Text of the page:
Feature article: Government/Michael Dean at the Henry Moore

(Article by Lizzie Donegan, @LizzieInLeeds)

Government | Michael Dean
Henry Moore Institute
12 April – 17 June 2012

Earlier this week I had a look around the Michael Dean exhibition, Government, at the Henry Moore Institute. There are some clever surprises in this show, which prior to proper investigation appears sparse and industrial. The first work you encounter on entering the gallery are the bespoke door handles, called Yes and No (I’m not sure which is which- left to right seems plausible!) which must be utilised if you’re to get inside. The visitors will leave their fingerprints on the handles whether the handles, and the visitors, like it or not. This fits with the title of the show- how we’re governed collectively despite our differences.

Strikingly, the gallery has been carpeted in a thick, beige pile and reminds me of moving house as a child, filling the space as it does with the rubbery, un-lived in smell of new builds and show homes. The carpet fulfils a practical function as well as an aesthetic one, acting as a support for three tall, imposing sculptures as they lean against the walls.

Called Education (working title), Health (working title) and Home (working title), these pieces were cast on site because they would have been too big to get through the doors. Visitors are invited to touch their cracked and bubbled surfaces, an irresistible offer! In a further break with convention, people are invited to tear a page out of 2 large paperback books in the second room, causing them to diminish in size. These are custom made and each page contains the same text as the last. Visitors may feel they are getting something for nothing when they help themselves to the pages; though they are working for the artist, adding something to the artwork as they take something away.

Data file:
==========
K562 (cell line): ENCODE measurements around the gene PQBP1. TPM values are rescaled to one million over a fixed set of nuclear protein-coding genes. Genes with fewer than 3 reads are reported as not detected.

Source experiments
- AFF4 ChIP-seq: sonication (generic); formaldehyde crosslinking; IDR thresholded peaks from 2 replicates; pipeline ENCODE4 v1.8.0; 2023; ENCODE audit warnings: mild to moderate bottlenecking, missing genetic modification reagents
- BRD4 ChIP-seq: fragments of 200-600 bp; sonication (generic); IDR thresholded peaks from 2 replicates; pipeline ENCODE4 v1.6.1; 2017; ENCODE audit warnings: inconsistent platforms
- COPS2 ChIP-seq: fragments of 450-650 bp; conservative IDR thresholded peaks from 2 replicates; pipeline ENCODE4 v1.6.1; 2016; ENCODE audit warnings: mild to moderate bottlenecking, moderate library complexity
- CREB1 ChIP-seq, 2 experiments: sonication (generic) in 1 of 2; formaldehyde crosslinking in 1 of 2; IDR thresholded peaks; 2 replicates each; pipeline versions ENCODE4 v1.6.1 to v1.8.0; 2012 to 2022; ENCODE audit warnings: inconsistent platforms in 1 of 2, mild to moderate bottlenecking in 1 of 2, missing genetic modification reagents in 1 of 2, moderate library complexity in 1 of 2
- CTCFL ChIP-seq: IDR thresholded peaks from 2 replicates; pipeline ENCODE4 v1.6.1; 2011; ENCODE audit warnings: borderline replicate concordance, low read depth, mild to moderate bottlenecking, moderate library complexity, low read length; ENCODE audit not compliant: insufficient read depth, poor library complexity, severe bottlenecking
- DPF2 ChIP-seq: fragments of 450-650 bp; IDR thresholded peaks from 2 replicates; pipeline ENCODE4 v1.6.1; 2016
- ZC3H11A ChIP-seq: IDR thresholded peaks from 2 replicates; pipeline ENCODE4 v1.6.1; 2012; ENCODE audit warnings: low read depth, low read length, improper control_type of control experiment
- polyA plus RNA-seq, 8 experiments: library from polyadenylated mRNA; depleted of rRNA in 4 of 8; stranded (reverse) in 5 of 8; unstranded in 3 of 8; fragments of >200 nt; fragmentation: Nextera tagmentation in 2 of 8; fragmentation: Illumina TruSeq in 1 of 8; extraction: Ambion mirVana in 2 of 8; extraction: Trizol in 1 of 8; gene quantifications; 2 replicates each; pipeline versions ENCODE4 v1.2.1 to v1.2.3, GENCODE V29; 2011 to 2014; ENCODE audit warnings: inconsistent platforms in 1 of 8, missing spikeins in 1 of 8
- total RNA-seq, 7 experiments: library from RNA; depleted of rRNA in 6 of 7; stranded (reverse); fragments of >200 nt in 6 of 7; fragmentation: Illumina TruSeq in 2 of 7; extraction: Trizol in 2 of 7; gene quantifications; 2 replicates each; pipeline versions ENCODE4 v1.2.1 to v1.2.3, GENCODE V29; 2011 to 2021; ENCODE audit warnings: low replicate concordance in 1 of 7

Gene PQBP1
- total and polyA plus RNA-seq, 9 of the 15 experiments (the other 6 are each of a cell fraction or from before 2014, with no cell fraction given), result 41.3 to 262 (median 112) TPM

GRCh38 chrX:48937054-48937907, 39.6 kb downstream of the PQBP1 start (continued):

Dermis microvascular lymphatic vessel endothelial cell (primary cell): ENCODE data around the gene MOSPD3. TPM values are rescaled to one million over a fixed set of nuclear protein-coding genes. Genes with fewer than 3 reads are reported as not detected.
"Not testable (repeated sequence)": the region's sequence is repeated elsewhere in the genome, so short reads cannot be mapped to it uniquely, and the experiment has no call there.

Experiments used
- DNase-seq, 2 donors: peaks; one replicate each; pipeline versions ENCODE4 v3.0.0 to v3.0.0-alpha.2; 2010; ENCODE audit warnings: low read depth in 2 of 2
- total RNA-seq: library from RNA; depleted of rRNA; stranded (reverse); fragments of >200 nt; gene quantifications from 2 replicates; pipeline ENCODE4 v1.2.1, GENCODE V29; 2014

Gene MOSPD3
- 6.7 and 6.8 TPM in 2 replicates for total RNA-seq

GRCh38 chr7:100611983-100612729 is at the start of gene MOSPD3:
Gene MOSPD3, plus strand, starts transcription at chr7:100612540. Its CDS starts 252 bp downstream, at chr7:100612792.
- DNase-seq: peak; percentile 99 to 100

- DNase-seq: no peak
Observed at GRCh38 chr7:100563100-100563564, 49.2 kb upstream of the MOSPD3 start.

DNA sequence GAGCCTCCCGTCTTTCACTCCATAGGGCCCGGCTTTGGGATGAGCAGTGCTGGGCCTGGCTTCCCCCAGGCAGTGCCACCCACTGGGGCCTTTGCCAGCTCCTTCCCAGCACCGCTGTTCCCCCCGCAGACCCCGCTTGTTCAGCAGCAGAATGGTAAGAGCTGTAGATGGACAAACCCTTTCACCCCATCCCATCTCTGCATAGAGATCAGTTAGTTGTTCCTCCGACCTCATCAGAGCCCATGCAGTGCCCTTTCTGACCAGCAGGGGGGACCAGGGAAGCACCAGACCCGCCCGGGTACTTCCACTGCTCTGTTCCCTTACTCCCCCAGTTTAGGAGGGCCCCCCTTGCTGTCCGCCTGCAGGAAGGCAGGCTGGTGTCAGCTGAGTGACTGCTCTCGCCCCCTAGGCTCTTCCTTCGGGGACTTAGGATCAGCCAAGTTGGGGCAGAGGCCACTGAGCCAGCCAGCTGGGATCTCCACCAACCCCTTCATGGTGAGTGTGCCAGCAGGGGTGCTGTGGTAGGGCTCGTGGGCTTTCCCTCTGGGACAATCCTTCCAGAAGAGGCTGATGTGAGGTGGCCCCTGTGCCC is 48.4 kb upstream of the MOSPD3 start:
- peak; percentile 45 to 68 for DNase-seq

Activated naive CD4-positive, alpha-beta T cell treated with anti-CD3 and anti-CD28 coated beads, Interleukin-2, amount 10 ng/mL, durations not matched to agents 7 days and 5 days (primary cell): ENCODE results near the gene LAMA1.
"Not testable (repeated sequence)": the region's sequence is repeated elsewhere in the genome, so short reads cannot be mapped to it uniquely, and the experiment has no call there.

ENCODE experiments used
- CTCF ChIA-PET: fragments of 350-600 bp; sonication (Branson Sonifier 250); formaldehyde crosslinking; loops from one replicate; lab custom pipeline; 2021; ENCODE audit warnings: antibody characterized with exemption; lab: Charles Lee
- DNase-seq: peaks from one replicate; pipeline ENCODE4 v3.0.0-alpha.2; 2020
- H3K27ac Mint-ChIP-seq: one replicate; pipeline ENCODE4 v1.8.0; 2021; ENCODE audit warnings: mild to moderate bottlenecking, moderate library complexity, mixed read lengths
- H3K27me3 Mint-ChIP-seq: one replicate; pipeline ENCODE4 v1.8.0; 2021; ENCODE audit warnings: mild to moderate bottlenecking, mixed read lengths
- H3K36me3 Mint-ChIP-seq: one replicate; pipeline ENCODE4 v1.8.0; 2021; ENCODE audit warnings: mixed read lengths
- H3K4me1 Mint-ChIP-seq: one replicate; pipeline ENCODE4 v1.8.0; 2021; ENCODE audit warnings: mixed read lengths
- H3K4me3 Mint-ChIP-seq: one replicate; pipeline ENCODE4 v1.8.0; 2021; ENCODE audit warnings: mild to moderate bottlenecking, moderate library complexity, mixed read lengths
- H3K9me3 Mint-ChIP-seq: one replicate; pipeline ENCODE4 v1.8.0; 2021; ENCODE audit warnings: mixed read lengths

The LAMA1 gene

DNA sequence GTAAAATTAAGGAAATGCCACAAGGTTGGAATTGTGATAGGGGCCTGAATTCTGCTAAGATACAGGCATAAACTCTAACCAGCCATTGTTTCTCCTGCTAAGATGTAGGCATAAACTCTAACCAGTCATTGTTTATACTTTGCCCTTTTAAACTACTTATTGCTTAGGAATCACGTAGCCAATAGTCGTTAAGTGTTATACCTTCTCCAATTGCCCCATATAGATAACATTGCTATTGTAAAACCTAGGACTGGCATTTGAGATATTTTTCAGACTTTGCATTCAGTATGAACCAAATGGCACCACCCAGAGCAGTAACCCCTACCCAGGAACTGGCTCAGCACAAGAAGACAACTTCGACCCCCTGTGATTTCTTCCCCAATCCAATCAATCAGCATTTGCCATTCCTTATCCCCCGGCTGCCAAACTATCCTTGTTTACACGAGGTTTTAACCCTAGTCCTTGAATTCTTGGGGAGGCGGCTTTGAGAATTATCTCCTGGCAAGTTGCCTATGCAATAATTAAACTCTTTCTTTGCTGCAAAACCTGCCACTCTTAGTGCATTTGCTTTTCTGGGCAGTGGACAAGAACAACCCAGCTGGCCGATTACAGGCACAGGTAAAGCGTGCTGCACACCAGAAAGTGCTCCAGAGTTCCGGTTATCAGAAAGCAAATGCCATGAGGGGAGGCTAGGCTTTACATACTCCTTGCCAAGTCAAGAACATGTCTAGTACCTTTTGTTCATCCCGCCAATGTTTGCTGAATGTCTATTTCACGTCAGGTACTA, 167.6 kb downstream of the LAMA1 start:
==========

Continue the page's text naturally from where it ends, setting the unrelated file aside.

The literature that accompanies the exhibition states that Dean uses writing as a starting point for his work, but I’m not sure that the contents of the pages in the books matter much to those of us who tear them out. It seems to me that Dean creates the sculptural stuff for us, and the writing is more for him, as if the words are the feet paddling fast below the water to keep afloat the works we can touch and take.

Where the second room leads into the third, Home (working title) acts like a screen, blocking out the light and leaving just enough room for people to pass through. A large television standing on the floor shows a film of a piece of card with the image of a cabbage printed on it, positioned somewhere in the gallery. The folds in the card mimic those in the leaning sculptures (or vice versa). In front of the screen watching the film is Analogue Series (Cabbage), one of 3 head-sized sculptures that feature in the show, like too-big paperweights. So there’s a cabbage watching a cabbage, just like we (humans, collectively) watch ourselves.

In all the show feels unexpectedly warm and generous despite its difficult appearance. I really like it and recommend a visit; the touch-ability makes it ideal for kids too. The exhibits are thoughtfully economical in terms of numbers, and there’s a lot to be gained from looking, touching, pondering, watching and taking in that distinctive new house smell.

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